TASP

Did You Know ... The Town of Athabasca Sustainability Plan was finalized in March. The plan will act as a blueprint for rewriting the Municipal Development Plan and the Land Use Bylaw.


Town Councillor Lionel Cherniwchan (l) and Jane Dauphinee, a planner with Municipal Planning Services (Alberta) Ltd., discuss and make notes regarding various elements of development within the town during a TASP meeting in March.


Town of Athabasca Sustainability Plan

After many months of research that included municipal consultation and community input, the Town of Athabasca Sustainability Plan (TASP) was finalized and presented to Town Council for approval in March. The approved plan will now be used as a blueprint for rewriting the Town’s Municipal Development Plan and the Land Use Bylaw.

Jane Dauphinee, a planner with Municipal Planning Services (Alberta) Ltd., played a significant role in leading the TASP research, compiling the information and committing the results to a concise and presentable document.

“It has been a long road but we now have a final version of the Town of Athabasca Sustainability Plan,” said Jane early in March. “It is a true community plan in that the content of the document reflects the information and ideas expressed by Community Advisory Group members, focus group attendees, Town Council and Town staff. The vision, goals and objectives expressed by the community are contained within this plan.”

The purpose of the TASP is to give the community a shared action plan for building a sustainable, common future. Thriving communities are those that foster a culture of responsibility and every citizen, organization and institution in Athabasca is encouraged to get involved.

The TASP provides the structure necessary to guide the community towards achieving the sustainability goals and objectives that had been identified through the TASP development process. These objectives are centred around seven pillars of sustainability, defined as Community Well Being, Strong and Supportive Social Infrastructure, Environmental Integrity and Protection, Built Environment, Economic Prosperity, Transparent and Responsible Governance, and Community Co-ordination and Co-operation.

Collectively, these pillars provide a shared direction for the community to move along in an integrated and collective way.

The measure of the success of the TASP will be in the implementation. Attached to the document is an appendix containing a detailed implementation guide, intended to create the focus and direction necessary to ensure that the goals, objectives and strategies in the plan will be measureable, achievable and effective.

One example from the implementation guide, under the Community Well Being - Recreation heading, is Objective ‘A’ which states, “We provide all residents reasonable access to recreational properties.”

Each objective is accompanied by a list of strategies with corresponding implementation tools and indicators. The first strategy on the list for Objective ‘A’ is to “promote structured and unstructured recreational activities.” The corresponding implementation tool is to “develop regulations that allow for the creation of green spaces.” The corresponding indicator is to actually see “public green spaces distributed among neighbourhoods.”

The implementation guide goes on to provide a comprehensive list of goals, objectives, strategies, implementation tools and indicators for each of the seven defined pillars of sustainability.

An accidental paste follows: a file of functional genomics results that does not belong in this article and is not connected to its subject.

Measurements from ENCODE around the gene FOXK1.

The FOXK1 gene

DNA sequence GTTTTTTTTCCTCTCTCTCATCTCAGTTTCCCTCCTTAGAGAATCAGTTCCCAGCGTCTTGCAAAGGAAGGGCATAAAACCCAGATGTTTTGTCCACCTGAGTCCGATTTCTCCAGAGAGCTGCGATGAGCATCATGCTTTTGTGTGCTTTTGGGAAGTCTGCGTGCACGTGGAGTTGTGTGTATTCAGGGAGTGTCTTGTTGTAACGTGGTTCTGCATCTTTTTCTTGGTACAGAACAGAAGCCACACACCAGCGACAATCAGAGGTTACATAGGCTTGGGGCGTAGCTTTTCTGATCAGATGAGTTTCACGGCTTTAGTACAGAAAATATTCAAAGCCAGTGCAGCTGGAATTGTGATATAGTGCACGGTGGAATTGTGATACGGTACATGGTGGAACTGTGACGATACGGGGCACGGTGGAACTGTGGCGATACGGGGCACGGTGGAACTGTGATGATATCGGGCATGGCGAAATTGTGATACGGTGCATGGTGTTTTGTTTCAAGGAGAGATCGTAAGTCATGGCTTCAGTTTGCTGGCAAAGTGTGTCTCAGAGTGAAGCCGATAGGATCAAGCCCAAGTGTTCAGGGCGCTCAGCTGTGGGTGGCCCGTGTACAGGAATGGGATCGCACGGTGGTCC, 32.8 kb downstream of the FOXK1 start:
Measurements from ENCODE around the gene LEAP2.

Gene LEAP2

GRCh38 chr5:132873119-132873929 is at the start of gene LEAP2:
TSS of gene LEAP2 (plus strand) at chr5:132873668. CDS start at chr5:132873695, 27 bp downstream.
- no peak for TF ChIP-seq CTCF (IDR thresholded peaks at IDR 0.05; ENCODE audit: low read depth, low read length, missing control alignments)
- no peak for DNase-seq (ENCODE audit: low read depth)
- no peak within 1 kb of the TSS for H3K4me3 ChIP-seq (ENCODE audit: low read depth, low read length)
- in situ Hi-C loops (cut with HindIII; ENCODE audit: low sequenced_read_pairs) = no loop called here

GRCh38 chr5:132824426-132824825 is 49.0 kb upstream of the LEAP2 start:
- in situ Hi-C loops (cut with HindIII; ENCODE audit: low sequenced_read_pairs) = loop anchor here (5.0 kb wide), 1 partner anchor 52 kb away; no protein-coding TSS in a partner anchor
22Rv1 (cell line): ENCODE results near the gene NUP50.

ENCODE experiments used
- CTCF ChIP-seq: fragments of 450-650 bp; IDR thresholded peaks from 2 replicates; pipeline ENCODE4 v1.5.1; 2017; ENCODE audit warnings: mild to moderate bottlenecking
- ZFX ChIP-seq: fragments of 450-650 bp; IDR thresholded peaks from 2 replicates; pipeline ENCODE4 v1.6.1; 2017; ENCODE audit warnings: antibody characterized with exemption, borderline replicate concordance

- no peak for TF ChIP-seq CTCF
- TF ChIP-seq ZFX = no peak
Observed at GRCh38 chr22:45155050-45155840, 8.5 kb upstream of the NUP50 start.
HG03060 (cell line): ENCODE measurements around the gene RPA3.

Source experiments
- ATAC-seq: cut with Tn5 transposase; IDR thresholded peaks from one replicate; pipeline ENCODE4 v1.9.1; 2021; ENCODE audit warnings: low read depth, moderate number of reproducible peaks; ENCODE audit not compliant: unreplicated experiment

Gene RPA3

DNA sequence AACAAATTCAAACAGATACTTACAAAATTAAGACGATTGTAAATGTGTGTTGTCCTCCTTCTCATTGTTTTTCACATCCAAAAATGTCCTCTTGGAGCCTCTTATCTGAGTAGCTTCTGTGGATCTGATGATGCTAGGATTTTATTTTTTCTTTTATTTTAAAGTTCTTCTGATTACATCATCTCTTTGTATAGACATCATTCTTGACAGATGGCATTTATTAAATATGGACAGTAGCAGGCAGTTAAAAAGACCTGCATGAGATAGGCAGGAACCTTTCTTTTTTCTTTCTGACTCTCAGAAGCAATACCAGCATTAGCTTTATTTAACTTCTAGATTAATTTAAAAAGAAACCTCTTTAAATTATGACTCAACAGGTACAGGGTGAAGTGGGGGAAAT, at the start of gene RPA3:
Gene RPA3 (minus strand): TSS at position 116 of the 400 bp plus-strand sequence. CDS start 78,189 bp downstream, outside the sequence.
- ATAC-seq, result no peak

Jane noted that the guide is a “working document” that will be subject to regular review and revision to help ensure that the implementation tools and targets are measureable and achievable, and that they will continue to reflect the community’s vision for Athabasca.

“The implementation guide will remain as a living document that can be used as an up-to-date action plan to help the community achieve its sustainability objectives,” said Jane.

Next step: Review of the Town Municipal Development Plan

Early in March, a TASP launch meeting was held at the Athabasca Regional Multiplex where Jane introduced the finalized document and outlined the first step in the TASP implementation process.

“The Town of Athabasca Sustainability Plan provides the community with a kind of compass that will direct decisions and development in an integrated and collaborative way,” Jane explained. “The review of the Municipal Development Plan is the first step in the implementation process.”

The Municipal Development Plan is a statutory planning document. Revisions to this plan, and to the Land Use Bylaw, will be consistent with applicable objectives and policies in the TASP document.

Jane outlined the agenda for the evening, stating that the group would consider the strengths, weaknesses, opportunities and threats related to various types of development in the community and would offer insight and input regarding the same.

“Tonight’s input is to indicate what type of development should go where in the town,” she advised.

Attendees then circulated around the room looking at maps of the town representing several categories including, for example, recreation, environmental, residential, institutional and commercial, and marking on the maps what types of development should or should not go in certain areas.

Jane is compiling the information noted on the maps and will use it to help towards the preparation of a draft Municipal Development Plan. The draft will be presented to the public for review and further input once available.

For more information about the TASP, read previous stories on these web pages:

TASP to be presented in March

Sustainability Plan nears completion

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